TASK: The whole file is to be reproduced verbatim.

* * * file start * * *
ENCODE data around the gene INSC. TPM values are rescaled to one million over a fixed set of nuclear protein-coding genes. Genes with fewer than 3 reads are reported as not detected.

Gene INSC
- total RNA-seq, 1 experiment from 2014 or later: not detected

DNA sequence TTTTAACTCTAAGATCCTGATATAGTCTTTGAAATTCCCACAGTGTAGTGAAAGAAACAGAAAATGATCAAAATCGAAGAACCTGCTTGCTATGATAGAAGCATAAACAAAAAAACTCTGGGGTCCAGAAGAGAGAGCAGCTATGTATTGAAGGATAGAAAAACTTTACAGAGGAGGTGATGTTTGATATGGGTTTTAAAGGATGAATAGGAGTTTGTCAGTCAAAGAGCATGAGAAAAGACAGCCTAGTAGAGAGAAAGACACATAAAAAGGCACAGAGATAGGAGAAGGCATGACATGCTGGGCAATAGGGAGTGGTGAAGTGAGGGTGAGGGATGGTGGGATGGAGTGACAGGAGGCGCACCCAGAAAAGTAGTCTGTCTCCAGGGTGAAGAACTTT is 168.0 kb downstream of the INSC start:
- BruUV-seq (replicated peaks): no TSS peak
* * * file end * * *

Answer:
ENCODE data around the gene INSC. TPM values are rescaled to one million over a fixed set of nuclear protein-coding genes. Genes with fewer than 3 reads are reported as not detected.

Gene INSC
- total RNA-seq, 1 experiment from 2014 or later: not detected

DNA sequence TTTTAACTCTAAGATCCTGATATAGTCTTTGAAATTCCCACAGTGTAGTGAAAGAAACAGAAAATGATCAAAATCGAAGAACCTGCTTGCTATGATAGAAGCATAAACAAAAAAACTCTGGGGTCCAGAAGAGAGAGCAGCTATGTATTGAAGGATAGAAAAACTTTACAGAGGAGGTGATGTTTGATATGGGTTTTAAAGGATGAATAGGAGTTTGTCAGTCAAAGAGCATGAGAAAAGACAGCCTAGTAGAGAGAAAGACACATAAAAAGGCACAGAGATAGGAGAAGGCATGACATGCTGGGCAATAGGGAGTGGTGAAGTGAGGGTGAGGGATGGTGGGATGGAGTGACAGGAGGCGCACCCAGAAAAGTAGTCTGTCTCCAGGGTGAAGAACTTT is 168.0 kb downstream of the INSC start:
- BruUV-seq (replicated peaks): no TSS peak